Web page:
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Education

Tampa education inspired head of Big Bang team

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Published:   |   Updated: March 19, 2014 at 11:22 PM

TAMPA — Decades ago, he was handed a telescope by a science teacher who saw a lot of promise in her student at Corpus Christi Catholic School in Temple Terrace.

This week, John Kovac is the toast of the astrophysics world, the man who led a team that discovered space ripples providing evidence of cosmic inflation – the “smoking gun” validating the Big Bang theory.

Kovac credits his father, Mike Kovac, former dean of the University of South Florida’s College of Engineering, and his teachers at Corpus Christi and Jesuit High School of Tampa, with turning him into the scientist he is today. They “were really formative for me,” Kovac said Wednesday. “They gave me a great education in science.”

Neither his father nor Lottie Peterson, the Corpus Christi science teacher who gave the Kovac family the telescope, lived long enough to witness the discovery. But those in the field are calling it one of the greatest breakthroughs in astrophysics during the last 25 years.

Marc Kamionkowski, a theoretical physicist at Johns Hopkins University who did not participate in the research, told The Associated Press the finding is “not just a home run. It’s a grand slam.”

A video is circulating showing a colleague breaking the news of the discovery at the doorstep of Andrei Linde, a Stanford University theorist and one of the authors of inflationary cosmology. A stunned Linde makes him repeat the information three times, his wife hugs the messenger, and the three are soon drinking champagne.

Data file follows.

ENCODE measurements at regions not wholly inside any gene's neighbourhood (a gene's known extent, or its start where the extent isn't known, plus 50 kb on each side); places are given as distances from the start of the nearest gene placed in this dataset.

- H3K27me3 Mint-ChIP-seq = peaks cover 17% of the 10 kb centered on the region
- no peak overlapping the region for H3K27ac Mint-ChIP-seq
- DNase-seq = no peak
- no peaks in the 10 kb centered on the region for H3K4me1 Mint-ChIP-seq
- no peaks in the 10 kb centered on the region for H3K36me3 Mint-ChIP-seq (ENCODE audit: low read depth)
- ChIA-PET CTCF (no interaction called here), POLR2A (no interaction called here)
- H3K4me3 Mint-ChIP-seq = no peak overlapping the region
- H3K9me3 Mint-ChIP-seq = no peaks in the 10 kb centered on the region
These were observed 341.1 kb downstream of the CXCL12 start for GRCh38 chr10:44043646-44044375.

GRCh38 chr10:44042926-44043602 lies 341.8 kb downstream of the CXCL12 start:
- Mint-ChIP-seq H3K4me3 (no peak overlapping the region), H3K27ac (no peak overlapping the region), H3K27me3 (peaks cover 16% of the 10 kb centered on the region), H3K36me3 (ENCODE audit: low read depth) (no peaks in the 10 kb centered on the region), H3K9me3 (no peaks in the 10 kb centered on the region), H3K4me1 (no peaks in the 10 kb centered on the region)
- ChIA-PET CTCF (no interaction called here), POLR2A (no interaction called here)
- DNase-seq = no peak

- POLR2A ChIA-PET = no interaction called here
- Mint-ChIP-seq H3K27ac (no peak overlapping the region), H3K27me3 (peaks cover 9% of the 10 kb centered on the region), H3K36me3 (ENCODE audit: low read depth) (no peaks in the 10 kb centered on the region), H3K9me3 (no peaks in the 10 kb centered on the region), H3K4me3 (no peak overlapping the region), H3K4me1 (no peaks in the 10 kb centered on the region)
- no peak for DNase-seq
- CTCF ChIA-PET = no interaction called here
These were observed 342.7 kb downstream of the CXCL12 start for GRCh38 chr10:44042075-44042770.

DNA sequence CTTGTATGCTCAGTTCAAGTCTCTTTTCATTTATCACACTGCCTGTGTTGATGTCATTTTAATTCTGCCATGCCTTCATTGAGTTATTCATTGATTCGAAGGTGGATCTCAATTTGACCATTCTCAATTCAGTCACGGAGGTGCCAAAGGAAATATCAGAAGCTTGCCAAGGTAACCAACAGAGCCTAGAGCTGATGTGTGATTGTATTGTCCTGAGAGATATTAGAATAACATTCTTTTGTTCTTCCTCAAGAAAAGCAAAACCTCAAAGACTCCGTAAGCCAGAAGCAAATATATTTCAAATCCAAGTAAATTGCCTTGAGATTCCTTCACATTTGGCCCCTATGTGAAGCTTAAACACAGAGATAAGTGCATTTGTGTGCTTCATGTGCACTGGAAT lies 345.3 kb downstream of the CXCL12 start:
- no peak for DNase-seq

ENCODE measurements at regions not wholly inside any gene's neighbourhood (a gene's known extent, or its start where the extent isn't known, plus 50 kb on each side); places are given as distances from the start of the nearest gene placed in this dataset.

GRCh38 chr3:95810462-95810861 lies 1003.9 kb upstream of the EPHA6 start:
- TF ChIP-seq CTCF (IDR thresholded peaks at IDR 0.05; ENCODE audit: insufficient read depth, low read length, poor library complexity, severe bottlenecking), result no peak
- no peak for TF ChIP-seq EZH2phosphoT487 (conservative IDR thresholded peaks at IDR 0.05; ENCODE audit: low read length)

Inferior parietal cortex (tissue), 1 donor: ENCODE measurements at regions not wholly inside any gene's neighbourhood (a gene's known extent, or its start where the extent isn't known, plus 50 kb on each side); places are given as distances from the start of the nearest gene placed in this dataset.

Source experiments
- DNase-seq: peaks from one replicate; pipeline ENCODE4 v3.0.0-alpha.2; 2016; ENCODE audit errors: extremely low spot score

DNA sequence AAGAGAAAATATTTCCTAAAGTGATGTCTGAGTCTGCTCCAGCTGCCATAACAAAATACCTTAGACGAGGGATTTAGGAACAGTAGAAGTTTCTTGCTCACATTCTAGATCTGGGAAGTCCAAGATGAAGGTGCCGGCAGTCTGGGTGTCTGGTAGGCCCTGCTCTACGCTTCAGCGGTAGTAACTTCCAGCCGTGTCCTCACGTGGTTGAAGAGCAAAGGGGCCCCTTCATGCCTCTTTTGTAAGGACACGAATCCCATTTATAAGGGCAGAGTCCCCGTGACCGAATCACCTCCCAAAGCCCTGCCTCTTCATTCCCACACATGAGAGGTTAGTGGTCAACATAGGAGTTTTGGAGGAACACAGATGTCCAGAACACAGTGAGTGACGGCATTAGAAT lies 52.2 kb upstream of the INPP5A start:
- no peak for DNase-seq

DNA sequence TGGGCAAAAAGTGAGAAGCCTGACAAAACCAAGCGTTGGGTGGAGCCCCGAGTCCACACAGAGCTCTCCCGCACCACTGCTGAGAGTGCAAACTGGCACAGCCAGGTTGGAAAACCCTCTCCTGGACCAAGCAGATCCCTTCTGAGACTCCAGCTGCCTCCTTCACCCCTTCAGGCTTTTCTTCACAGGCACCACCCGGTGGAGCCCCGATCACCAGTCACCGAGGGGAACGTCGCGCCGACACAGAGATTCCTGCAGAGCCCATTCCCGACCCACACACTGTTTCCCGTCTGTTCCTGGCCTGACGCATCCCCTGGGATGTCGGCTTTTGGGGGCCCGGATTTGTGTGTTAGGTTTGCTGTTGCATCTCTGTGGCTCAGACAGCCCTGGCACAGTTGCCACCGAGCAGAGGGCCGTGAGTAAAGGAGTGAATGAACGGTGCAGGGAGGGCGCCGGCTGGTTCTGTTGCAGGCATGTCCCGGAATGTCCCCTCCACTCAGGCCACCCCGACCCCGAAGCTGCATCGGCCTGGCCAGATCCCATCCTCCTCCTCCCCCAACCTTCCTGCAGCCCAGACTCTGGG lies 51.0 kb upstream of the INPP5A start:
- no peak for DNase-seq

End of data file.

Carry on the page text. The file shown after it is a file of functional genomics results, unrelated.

In a Harvard University release, Kovac said detecting the signal “is one of the most important goals in cosmology today.”

Kovac’s family moved to the Tampa area when he was 7. After attending Corpus Christi and graduating from Jesuit in 1988, he earned a bachelor’s degree at Princeton University and a Ph.D. in physics from the University of Chicago. He was a fellow at the California Institute of Technology and is now with the Harvard-Smithsonian Center for Astrophysics in Cambridge, Mass.

Kovac and his team have been examining the faint glow of the Big Bang of 14 billion years ago from a radio telescope at the South Pole, where the air is cold, dry and stable.

Cosmic inflation theory suggested that the universe burst into existence in an extraordinary event that initiated the Big Bang. In less than a trillionth of a second, the universe expanded exponentially.

Kovac and his team found a specific pattern in light waves that they concluded were caused by gravitational waves, which are ripples in space and time. They called it the first direct evidence for cosmic inflation.

In the Harvard statement, Avi Loeb, a theorist from the university, said, “This work offers new insights into some of our most basic questions: Why do we exist? How did the universe begin? These results are not only a smoking gun for inflation, they also tell us when inflation took place and how powerful the process was.”

The findings were announced at a press conference in Cambridge, Mass., with collaborators from the Harvard-Smithsonian center, the University of Minnesota, Stanford, the California Institute of Technology and NASA’s Jet Propulsion Laboratory.

jstockfisch@tampatrib.com

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